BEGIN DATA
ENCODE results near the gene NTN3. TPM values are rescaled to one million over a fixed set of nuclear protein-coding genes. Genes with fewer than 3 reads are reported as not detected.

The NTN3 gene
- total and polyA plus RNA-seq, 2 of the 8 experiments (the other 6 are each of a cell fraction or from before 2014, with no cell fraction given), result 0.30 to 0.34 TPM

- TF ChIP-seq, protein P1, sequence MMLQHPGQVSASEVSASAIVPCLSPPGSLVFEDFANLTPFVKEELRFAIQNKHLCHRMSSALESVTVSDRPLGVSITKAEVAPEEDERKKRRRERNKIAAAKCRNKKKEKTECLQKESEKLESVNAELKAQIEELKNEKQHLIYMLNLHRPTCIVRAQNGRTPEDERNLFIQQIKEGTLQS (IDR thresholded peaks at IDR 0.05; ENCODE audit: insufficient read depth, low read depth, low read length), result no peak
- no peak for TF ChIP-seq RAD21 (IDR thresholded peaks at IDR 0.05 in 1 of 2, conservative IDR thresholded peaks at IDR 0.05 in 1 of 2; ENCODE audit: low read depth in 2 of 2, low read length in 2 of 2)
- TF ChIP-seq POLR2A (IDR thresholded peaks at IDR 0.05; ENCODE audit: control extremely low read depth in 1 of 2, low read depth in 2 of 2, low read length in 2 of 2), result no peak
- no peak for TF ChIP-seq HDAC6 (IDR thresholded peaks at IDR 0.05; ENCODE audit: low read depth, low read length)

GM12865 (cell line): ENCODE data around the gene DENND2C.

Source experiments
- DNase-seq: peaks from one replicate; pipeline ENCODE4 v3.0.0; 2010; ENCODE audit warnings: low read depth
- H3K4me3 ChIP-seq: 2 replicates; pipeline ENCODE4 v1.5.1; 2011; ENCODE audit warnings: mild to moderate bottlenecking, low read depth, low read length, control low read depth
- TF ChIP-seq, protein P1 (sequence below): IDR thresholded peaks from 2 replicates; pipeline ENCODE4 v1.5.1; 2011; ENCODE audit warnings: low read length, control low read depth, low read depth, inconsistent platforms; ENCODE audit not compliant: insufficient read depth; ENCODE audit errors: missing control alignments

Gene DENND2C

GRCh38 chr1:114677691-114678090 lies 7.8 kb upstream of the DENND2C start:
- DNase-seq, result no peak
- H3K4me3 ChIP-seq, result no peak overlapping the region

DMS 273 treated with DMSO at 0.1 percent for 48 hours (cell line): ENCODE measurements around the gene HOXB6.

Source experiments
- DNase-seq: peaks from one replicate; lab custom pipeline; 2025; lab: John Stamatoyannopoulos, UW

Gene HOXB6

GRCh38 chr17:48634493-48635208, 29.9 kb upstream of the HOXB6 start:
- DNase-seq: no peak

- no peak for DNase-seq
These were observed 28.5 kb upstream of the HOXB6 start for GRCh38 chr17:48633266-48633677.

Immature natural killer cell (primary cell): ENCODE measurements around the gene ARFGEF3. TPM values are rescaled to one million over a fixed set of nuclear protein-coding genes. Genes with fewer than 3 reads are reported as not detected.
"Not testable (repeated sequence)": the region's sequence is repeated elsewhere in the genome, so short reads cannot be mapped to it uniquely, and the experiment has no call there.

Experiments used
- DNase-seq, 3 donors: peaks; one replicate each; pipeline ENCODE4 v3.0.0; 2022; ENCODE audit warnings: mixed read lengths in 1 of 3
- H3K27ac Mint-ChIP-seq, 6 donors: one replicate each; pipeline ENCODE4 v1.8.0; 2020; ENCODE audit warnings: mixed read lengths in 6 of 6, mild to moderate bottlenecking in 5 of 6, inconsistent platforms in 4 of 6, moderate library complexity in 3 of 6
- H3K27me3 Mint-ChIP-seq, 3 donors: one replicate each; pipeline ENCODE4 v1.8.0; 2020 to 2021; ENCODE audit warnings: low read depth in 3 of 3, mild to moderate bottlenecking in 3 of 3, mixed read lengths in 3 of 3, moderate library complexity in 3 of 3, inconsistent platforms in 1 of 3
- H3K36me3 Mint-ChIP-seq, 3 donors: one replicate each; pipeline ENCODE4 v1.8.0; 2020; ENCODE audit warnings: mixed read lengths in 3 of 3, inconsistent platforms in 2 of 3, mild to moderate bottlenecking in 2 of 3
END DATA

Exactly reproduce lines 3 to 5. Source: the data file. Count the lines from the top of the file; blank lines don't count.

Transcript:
- total and polyA plus RNA-seq, 2 of the 8 experiments (the other 6 are each of a cell fraction or from before 2014, with no cell fraction given), result 0.30 to 0.34 TPM

- TF ChIP-seq, protein P1, sequence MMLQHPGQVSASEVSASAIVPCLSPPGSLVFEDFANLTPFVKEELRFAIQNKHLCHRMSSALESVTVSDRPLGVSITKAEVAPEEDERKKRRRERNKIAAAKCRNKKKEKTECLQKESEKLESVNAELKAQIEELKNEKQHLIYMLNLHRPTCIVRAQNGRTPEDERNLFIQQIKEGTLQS (IDR thresholded peaks at IDR 0.05; ENCODE audit: insufficient read depth, low read depth, low read length), result no peak
- no peak for TF ChIP-seq RAD21 (IDR thresholded peaks at IDR 0.05 in 1 of 2, conservative IDR thresholded peaks at IDR 0.05 in 1 of 2; ENCODE audit: low read depth in 2 of 2, low read length in 2 of 2)